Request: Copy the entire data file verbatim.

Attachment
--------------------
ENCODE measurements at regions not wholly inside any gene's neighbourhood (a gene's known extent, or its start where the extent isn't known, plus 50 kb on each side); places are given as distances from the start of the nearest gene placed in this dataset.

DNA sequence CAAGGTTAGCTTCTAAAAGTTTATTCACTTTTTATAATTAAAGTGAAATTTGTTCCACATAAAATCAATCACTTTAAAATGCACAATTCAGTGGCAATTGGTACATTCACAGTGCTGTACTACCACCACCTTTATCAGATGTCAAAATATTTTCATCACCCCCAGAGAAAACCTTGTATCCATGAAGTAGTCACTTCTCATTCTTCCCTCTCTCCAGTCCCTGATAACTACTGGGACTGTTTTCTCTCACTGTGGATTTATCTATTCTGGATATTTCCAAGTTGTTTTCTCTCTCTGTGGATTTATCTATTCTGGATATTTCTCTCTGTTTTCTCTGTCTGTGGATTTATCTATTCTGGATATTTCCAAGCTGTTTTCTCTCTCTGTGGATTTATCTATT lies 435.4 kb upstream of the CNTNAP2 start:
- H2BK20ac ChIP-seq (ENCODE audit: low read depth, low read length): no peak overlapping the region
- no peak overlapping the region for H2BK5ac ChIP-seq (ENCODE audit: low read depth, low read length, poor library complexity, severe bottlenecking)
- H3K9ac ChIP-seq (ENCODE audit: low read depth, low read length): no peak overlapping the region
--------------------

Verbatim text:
ENCODE measurements at regions not wholly inside any gene's neighbourhood (a gene's known extent, or its start where the extent isn't known, plus 50 kb on each side); places are given as distances from the start of the nearest gene placed in this dataset.

DNA sequence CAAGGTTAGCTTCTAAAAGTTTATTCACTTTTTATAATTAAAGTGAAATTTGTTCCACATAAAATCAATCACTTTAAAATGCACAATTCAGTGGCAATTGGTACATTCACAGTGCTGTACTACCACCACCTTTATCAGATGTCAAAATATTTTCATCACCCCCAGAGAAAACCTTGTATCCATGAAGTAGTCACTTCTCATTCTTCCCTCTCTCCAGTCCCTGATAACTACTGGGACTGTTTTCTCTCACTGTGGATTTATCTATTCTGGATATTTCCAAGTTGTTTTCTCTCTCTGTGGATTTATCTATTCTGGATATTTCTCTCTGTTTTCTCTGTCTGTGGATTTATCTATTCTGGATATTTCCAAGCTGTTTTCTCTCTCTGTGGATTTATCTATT lies 435.4 kb upstream of the CNTNAP2 start:
- H2BK20ac ChIP-seq (ENCODE audit: low read depth, low read length): no peak overlapping the region
- no peak overlapping the region for H2BK5ac ChIP-seq (ENCODE audit: low read depth, low read length, poor library complexity, severe bottlenecking)
- H3K9ac ChIP-seq (ENCODE audit: low read depth, low read length): no peak overlapping the region